Picture of Non-PV Solar Power
Edit: Sweet, I'm on hackaday!

Hello, in this Instructable I will show you how to generate solar power using inexpensive solid state parts and without PV (photovoltaic) cells or panels. I wanted to make this project to see if I could beat the dollars per watt costs of commercially available solar panels.

You only need a few inexpensive parts to build one. It is pretty easy to build and very simple. As far as I know, my idea for the combination of thermoelectric coolers and Fresnel lenses is original... but it's probably not.

Sorry about the rubber bands and foam but remember this is an experiment on my part. Rubber bands are just the best thing for me! Likewise, I recommend you also build a prototype and if (when) it works you should go on to more fancy enclosures. Remember this is just a rough guideline and you can modify it however!

How it works:
This generation method uses a Peltier cell to generate electricity. Peltier cells are designed to be used as heat pumps. When you apply power to a Peltier cell, it begins pumping heat, and one side becomes cold and the other, hot. However, you can do the opposite and generate power from a temperature differential on the sides. To generate this differential, a Fresnel lense focuses light onto one side of the Peltier, and it becomes hot. The other side has a heatsink attached along with a fan that is powered by the Peltier.

Lenses concentrate light, which is absorbed by everything, and when light is absorbed, heat is created. You can easily burn yourself and other things with the lens. Don't leave this out uncovered because the sun moves and it might focus on something. I disclaim all responsibility for anything ever.
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Vertical are already marketing photovoltaic panels is up to 20 times more efficient than a conventional solar panel and takes up much less space. A major revolution in the production of solar energy, especially for those who have little space available.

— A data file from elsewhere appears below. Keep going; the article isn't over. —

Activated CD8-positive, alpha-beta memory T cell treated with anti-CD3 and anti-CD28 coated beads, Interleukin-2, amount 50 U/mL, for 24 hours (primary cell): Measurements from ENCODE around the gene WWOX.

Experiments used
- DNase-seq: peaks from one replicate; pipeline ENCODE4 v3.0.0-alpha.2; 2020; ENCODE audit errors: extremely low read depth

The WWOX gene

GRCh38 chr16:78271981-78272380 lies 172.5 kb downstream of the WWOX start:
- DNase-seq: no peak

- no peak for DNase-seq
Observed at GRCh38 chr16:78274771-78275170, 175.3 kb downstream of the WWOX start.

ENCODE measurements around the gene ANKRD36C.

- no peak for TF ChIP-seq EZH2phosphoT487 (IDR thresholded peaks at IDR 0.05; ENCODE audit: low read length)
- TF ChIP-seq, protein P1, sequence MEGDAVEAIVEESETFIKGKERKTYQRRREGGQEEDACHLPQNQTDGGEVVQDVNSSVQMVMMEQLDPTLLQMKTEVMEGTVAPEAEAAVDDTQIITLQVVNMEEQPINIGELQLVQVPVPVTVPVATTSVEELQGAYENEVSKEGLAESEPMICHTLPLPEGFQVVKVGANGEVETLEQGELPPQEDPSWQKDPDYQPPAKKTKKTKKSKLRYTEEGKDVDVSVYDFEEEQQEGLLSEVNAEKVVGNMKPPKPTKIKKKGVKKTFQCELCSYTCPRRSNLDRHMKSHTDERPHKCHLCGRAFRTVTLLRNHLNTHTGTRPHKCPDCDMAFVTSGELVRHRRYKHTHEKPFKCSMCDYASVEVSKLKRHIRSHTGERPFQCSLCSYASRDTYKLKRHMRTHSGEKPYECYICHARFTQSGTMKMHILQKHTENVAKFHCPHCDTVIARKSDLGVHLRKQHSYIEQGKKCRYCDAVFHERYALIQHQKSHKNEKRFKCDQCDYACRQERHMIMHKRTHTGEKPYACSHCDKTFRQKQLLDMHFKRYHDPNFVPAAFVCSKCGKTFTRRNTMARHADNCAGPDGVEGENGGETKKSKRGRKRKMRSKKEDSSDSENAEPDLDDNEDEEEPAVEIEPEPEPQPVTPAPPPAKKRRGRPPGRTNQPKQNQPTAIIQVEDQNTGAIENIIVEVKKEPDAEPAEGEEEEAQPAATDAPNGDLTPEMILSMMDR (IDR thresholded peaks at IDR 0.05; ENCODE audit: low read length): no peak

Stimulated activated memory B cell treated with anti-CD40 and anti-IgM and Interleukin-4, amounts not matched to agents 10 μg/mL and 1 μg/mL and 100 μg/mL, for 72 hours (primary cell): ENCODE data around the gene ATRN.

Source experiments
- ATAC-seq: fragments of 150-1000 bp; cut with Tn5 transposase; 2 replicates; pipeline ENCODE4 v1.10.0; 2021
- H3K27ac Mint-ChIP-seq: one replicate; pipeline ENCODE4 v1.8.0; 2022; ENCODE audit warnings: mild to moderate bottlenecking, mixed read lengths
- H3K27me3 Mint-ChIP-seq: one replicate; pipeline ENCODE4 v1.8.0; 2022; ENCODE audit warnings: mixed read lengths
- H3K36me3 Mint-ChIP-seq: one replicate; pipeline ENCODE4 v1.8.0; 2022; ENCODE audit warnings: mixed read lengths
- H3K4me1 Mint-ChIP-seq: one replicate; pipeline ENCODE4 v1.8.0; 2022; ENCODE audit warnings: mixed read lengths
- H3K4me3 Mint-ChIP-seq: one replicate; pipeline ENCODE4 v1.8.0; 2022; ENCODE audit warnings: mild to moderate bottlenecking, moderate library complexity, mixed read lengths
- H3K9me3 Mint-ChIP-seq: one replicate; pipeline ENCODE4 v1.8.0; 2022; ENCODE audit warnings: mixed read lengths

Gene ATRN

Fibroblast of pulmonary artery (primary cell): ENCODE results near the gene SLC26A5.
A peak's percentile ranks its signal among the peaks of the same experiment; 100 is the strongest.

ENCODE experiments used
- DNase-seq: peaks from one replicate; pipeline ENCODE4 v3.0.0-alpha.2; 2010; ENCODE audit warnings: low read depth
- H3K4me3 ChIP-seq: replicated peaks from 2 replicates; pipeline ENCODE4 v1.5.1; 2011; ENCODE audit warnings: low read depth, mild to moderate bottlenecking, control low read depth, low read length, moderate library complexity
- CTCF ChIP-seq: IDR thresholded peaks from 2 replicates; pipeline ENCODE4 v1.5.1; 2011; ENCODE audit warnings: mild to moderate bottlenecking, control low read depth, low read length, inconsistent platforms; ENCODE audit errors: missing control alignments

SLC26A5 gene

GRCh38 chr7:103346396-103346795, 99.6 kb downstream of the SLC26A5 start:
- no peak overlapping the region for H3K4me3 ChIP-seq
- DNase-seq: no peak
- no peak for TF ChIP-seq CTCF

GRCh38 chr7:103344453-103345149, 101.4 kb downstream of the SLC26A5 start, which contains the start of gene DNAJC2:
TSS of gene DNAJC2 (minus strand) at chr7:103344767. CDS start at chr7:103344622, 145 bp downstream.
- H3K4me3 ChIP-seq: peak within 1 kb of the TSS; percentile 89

The first manufacturer to sell this system is called Sun-Säule.

More information www.sunsaule.com


Ya están comercializando paneles fotovoltaicos verticales, es hasta 20 veces más eficiente que un panel solar convencional y ocupa mucho menos espacio. Una gran revolución en la producción de energía solar, principalmente para los que no tienen mucha superficie disponible.

El primer fabricante en vender este sistema se llama Sun-Säule.

Más información en www.sunsaule.com

Lenta20 days ago

Maybe you can use heat sink for home heating in a winter.

I would like to see someone build a 3-stage solar power generator: a photovoltaic cell connected to a peltier/seebeck unit connected to a stirling engine. Actually, the peltier/su could go on either end of the stirling engine. I wonder how much power one could get out of such a setup.

Reviewing you comments of 5 years ago, I know that the back of solar panels gets very hot and that heat diminishes the output of the panel....great idea to use the back of the panels to generate power and thereby cool the panels.

I know I'm replying to myself, but oh well. I had a rethink of my idea, and came up with this setup: take an old satellite dish, line the concave side with small photovoltaic cells (1st power source). The pv cells, being shiny, would reflect some light, and being mounted in a satellite dish, would focus the reflected light onto a seebeck unit (2nd power source) which is mounted on the stirling engine (3rd power source). Would this not work?

go here if u want decent prices.


Dhakian1 year ago

I don't know much at all about optics. Would it be feasible to use a hook up a series of lenses and heat pumps into an array? Would there be any advantage to this? (I'm new to the DIY-energy community.) Along with that, would it be possible to use a more more concave lens, closer to the Peltier cell?

im getting interested in peltiers as backup, not replacement to solar.i think your math is off tho, you stated $10/watt is on par with solar. i can get solar for .70 to $2.00 a watt (depending on panel manufacturer) anywhere (ex. home depot 105 watt 12v panel for $159.00= approx. $1.60/watt)

maovi3 years ago
jomac_uk4 years ago
Just a thought, if you use a peltier cell and a freshnel lens to generate electricity and you have a bank of them in say a 1m X 2m area, will the set up generate more or less electricity per given area compared to solar PV's?
Depending of the elements you will be using -You can expect more or less 1Kwh per 1m X 2m area of peltier.
But the problem is - You willl need a pretty BIG freshnel lens or BIG solar oven and 1m X 2M heat sink too.... that's a huge thingy.
Nice job - I've been thinking of heating a peltier element with my solar oven to generate a little electricity, but haven't tried it yet.
carey1245784 years ago
i bought a fresnel lens as a magnifer at Barns and Noble
likewho4 years ago